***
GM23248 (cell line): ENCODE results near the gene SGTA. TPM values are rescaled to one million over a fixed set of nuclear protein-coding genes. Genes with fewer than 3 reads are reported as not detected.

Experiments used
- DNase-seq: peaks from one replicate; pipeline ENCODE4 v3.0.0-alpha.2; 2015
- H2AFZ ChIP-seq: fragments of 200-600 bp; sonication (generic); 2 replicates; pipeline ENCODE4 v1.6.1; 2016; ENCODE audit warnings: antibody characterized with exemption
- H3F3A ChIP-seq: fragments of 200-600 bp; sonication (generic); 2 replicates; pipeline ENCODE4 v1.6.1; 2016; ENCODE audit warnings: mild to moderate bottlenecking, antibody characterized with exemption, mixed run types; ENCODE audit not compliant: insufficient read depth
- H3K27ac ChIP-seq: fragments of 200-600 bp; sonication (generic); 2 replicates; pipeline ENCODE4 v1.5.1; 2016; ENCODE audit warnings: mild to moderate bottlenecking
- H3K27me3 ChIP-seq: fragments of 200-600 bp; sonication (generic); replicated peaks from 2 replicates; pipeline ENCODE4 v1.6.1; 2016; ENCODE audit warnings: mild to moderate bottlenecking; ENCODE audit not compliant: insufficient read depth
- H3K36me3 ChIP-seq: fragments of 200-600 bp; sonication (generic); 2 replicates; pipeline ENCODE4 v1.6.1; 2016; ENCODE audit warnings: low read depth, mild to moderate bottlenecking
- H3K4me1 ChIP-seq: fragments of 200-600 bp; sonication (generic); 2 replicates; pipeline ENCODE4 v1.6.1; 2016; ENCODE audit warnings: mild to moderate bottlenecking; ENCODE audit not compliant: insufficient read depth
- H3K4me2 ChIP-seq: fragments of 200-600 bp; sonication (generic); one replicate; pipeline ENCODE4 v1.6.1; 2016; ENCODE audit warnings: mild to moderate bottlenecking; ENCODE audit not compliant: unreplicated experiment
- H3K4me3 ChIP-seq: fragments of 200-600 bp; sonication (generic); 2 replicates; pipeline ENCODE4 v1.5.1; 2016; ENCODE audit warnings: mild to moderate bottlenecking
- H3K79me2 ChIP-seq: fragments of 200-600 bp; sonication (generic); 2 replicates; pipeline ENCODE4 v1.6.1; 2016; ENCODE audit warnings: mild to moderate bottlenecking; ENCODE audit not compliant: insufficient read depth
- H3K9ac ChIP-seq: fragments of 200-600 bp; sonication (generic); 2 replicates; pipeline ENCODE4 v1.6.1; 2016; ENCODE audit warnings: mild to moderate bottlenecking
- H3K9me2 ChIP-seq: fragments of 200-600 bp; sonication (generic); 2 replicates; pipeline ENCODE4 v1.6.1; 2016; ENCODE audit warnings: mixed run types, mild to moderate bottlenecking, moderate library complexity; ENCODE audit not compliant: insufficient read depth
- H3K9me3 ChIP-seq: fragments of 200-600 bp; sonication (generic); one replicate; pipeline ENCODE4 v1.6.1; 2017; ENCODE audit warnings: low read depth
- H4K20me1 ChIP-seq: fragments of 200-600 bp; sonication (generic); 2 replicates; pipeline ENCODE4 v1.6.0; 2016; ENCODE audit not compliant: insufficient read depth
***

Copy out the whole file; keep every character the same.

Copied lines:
GM23248 (cell line): ENCODE results near the gene SGTA. TPM values are rescaled to one million over a fixed set of nuclear protein-coding genes. Genes with fewer than 3 reads are reported as not detected.

Experiments used
- DNase-seq: peaks from one replicate; pipeline ENCODE4 v3.0.0-alpha.2; 2015
- H2AFZ ChIP-seq: fragments of 200-600 bp; sonication (generic); 2 replicates; pipeline ENCODE4 v1.6.1; 2016; ENCODE audit warnings: antibody characterized with exemption
- H3F3A ChIP-seq: fragments of 200-600 bp; sonication (generic); 2 replicates; pipeline ENCODE4 v1.6.1; 2016; ENCODE audit warnings: mild to moderate bottlenecking, antibody characterized with exemption, mixed run types; ENCODE audit not compliant: insufficient read depth
- H3K27ac ChIP-seq: fragments of 200-600 bp; sonication (generic); 2 replicates; pipeline ENCODE4 v1.5.1; 2016; ENCODE audit warnings: mild to moderate bottlenecking
- H3K27me3 ChIP-seq: fragments of 200-600 bp; sonication (generic); replicated peaks from 2 replicates; pipeline ENCODE4 v1.6.1; 2016; ENCODE audit warnings: mild to moderate bottlenecking; ENCODE audit not compliant: insufficient read depth
- H3K36me3 ChIP-seq: fragments of 200-600 bp; sonication (generic); 2 replicates; pipeline ENCODE4 v1.6.1; 2016; ENCODE audit warnings: low read depth, mild to moderate bottlenecking
- H3K4me1 ChIP-seq: fragments of 200-600 bp; sonication (generic); 2 replicates; pipeline ENCODE4 v1.6.1; 2016; ENCODE audit warnings: mild to moderate bottlenecking; ENCODE audit not compliant: insufficient read depth
- H3K4me2 ChIP-seq: fragments of 200-600 bp; sonication (generic); one replicate; pipeline ENCODE4 v1.6.1; 2016; ENCODE audit warnings: mild to moderate bottlenecking; ENCODE audit not compliant: unreplicated experiment
- H3K4me3 ChIP-seq: fragments of 200-600 bp; sonication (generic); 2 replicates; pipeline ENCODE4 v1.5.1; 2016; ENCODE audit warnings: mild to moderate bottlenecking
- H3K79me2 ChIP-seq: fragments of 200-600 bp; sonication (generic); 2 replicates; pipeline ENCODE4 v1.6.1; 2016; ENCODE audit warnings: mild to moderate bottlenecking; ENCODE audit not compliant: insufficient read depth
- H3K9ac ChIP-seq: fragments of 200-600 bp; sonication (generic); 2 replicates; pipeline ENCODE4 v1.6.1; 2016; ENCODE audit warnings: mild to moderate bottlenecking
- H3K9me2 ChIP-seq: fragments of 200-600 bp; sonication (generic); 2 replicates; pipeline ENCODE4 v1.6.1; 2016; ENCODE audit warnings: mixed run types, mild to moderate bottlenecking, moderate library complexity; ENCODE audit not compliant: insufficient read depth
- H3K9me3 ChIP-seq: fragments of 200-600 bp; sonication (generic); one replicate; pipeline ENCODE4 v1.6.1; 2017; ENCODE audit warnings: low read depth
- H4K20me1 ChIP-seq: fragments of 200-600 bp; sonication (generic); 2 replicates; pipeline ENCODE4 v1.6.0; 2016; ENCODE audit not compliant: insufficient read depth